For Cambodia, the impact of COVID-19 is similar to a simulation of the withdrawal of the EU-driven Everything But Arms (EBA) trade scheme. If EBA is withdrawn, it would be “a nail in the coffin” of the already dying garment industry, the country’s biggest employer, writes Sim Vireak.
Sim Vireak is an Advisor to the Asian Vision Institute.
Back in December 2019, the IMF warned that the withdrawal of the European Union’s trade preferences under the Everything But Arms scheme from Cambodia would cause a decline of exports to the EU of about 13%, and a 3 percentage point decline in GDP growth, without prejudice to other indirect effects.
In terms of jobs, an estimate was made that in the vital garment sector, 43% of workers (nearly 225,000 people) plus 20% of workers in footwear factories (more than 20,000 people) would become unemployed.
This projection is becoming reality but not because of the actual EBA withdrawal but due to the global epidemiological and economic crisis unleashed by COVID-19.
In the latest report in May 2020, the World Bank estimated that Cambodia’s economy is likely to register its slowest growth since 1994, contracting between -1% (baseline) and -2.9 percent (downside). Poverty could increase between 3 and 11 percentage points from a 50% income loss that lasts for six months for households engaged in tourism, wholesale and retail trade, garment, construction, or manufacturing.
With job losses, the same goes for income. This has caused severe strain on many workers that have applied for microloans, using their jobs as leverage.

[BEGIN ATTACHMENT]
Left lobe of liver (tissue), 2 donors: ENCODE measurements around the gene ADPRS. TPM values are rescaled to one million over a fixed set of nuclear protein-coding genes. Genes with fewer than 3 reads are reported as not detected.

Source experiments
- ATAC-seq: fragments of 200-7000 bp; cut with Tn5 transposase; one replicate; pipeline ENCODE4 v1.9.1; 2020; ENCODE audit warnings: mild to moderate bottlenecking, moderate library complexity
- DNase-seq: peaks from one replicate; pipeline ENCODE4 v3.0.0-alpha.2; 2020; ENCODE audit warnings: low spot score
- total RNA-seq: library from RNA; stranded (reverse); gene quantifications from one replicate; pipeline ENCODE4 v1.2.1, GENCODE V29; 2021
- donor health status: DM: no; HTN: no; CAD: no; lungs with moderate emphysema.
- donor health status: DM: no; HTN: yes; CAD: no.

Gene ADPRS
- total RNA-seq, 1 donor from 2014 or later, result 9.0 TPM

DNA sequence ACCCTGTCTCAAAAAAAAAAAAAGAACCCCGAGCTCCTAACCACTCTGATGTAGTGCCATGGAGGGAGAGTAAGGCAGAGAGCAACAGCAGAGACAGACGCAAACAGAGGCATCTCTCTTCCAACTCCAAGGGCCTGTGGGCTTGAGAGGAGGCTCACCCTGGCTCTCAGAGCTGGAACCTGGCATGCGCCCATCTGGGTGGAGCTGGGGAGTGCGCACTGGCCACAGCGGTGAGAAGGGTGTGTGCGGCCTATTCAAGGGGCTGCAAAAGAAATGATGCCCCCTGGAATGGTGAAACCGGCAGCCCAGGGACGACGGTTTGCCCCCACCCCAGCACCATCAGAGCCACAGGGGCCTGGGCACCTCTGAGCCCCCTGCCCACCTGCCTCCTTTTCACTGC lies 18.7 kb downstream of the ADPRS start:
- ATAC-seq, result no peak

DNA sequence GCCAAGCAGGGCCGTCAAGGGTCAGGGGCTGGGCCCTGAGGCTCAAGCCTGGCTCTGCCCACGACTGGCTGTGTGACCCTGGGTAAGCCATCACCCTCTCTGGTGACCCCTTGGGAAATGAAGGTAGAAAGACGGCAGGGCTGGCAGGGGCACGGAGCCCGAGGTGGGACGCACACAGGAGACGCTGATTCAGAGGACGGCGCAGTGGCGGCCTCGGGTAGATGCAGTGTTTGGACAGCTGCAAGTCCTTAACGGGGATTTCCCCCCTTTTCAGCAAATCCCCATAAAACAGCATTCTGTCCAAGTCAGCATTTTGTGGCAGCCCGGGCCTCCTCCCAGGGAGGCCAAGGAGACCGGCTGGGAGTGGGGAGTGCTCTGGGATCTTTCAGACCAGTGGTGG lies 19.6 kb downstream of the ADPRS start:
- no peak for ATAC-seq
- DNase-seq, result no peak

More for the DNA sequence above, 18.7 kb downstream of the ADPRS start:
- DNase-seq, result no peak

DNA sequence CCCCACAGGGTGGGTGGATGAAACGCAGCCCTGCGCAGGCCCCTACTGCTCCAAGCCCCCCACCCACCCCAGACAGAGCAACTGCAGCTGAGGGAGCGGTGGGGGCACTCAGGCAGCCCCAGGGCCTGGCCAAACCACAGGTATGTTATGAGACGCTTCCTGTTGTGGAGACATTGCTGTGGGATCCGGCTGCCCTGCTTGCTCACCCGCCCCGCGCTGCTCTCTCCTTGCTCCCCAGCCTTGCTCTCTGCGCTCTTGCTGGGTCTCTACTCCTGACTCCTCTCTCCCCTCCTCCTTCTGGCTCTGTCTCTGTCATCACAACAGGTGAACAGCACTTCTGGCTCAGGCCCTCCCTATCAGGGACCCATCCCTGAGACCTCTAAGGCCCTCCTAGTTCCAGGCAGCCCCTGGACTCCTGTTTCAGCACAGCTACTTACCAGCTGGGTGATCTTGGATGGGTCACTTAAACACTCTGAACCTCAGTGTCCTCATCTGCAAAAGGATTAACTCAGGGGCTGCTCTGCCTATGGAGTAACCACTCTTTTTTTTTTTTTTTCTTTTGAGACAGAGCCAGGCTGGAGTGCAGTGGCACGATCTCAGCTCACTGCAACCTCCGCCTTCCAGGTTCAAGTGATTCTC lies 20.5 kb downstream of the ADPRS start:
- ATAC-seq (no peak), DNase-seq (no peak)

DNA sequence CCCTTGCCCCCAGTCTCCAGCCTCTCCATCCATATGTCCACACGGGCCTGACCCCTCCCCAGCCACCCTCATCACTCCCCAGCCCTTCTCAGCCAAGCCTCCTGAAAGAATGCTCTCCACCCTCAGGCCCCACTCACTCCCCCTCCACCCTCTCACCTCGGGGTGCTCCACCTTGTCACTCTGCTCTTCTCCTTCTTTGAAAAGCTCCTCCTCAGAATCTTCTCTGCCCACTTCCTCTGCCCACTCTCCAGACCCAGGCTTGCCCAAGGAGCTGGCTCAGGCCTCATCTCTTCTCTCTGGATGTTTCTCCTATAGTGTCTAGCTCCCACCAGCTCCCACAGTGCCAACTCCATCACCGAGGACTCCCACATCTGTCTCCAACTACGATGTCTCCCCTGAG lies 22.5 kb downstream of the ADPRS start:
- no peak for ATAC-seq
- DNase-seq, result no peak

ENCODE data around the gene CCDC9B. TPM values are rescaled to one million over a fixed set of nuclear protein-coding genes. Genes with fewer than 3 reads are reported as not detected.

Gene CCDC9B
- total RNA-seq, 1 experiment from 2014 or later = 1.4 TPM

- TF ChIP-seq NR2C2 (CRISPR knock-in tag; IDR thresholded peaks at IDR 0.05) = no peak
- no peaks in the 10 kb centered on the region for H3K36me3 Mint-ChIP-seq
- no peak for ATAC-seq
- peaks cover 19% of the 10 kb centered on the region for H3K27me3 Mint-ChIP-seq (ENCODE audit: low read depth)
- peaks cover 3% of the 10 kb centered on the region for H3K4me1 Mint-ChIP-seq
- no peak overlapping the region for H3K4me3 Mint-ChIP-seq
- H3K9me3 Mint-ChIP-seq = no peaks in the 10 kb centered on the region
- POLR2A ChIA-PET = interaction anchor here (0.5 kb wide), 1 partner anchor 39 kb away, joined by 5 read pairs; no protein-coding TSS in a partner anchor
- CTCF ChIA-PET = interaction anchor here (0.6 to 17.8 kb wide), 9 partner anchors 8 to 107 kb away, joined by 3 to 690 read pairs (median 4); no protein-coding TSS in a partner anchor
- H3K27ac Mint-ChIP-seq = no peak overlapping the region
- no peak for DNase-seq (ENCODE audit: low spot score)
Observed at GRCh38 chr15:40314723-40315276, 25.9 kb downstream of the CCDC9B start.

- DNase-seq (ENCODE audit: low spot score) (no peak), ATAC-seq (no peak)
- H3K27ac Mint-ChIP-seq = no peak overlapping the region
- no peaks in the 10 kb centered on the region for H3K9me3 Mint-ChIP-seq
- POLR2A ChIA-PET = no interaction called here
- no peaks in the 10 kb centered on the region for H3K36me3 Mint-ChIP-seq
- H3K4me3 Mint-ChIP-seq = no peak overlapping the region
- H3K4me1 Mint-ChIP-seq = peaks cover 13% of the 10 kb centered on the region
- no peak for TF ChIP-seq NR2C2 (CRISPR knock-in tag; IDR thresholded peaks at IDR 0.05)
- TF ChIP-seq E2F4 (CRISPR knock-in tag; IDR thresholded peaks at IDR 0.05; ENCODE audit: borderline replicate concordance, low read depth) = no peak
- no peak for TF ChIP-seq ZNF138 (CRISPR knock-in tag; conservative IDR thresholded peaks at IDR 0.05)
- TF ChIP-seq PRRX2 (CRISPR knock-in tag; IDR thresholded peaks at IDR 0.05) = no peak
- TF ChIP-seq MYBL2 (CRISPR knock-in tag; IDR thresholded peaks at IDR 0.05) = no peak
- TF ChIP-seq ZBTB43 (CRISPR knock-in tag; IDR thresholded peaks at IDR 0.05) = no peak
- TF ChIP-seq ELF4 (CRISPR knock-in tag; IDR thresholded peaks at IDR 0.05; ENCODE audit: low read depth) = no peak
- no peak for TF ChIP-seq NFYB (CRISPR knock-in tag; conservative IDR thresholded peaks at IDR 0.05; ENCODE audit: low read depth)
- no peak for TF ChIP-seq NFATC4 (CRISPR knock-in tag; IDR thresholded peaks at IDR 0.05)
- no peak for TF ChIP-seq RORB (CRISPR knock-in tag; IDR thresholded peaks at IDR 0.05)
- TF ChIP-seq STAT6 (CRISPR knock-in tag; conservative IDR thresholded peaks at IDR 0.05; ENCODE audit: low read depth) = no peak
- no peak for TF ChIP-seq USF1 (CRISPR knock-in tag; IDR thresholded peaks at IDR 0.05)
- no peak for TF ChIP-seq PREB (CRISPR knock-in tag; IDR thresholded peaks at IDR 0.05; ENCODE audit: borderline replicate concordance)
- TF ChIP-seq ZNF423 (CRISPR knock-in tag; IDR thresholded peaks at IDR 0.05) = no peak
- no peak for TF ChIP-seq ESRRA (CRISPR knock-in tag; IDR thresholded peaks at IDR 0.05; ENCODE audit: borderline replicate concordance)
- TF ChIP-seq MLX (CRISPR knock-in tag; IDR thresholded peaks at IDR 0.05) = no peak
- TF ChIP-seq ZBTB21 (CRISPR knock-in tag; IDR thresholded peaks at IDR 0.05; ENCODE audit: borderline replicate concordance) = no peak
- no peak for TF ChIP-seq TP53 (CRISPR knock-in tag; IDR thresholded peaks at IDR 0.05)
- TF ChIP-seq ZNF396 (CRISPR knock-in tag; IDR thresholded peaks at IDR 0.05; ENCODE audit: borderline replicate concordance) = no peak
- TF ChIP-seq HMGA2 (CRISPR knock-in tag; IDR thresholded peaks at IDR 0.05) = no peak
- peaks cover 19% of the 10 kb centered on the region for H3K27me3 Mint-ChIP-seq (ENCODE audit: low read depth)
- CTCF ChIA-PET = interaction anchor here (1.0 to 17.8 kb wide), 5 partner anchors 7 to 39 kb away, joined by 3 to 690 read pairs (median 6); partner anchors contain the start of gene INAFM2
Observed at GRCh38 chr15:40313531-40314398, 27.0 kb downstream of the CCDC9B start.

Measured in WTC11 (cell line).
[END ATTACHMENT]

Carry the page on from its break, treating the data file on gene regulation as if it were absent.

According to the Cambodia Microfinance Association (CMA), 137,000 people have already requested loan relief amid the economic slowdown in the form of loan restructuring, interest payment deferrals or postponement of all payments.
This accounted for only 5% of the total 2.2 million microloan borrowers, and the worst has yet to come.
In terms of jobs, as of May 2020, with the suspension of 256 garment, footwear and travel goods factories in Cambodia due to the COVID-19 pandemic, more than 130,000 workers have been affected. Besides, about 169 companies in tourism sector had also been closed temporarily, leaving roughly 16,891 people unemployed.
Cambodia’s garment sector is not an isolated case. Vietnam’s garment and textile exports in the first four months fell 10 per cent year-on-year and could fall much further as buyers cancelled orders due to COVID-19. It is estimated that Vietnam’s 2020 apparel exports could decrease by 20% over the previous year with a global number drop between 20-25%.
For Cambodia, the impact of COVID-19 is similar to a simulation of the possible EBA withdrawal. In the current situation, if EBA is withdrawn, it would signify “a nail in the coffin” of the already dying garment industry.
Amid these economic challenges, Cambodian government has taken various emergency measures to curb the impact on possible fallout of an industry that feeds billions of dollars of incomes to Cambodian workers, mostly women. The EU had recently made a $66.7 million grant to help Cambodia’s economy.
In early June, the government unleashed the fourth round of interventions aimed to minimise impact on the whole Cambodian economy, especially on growth pillars such as the garment, tourism, and construction industries. These included tax measures to stabilise businesses and the living condition of employees. The government has exempted all kinds of monthly tax on the hospitality sector in Phnom Penh, Siem Reap, Preah Sihanouk, Kep, Kampot, Bavet and Poi Pet for two months from June to July 2020. Employers will also be exempted from payments for insurance and the national fund for social security.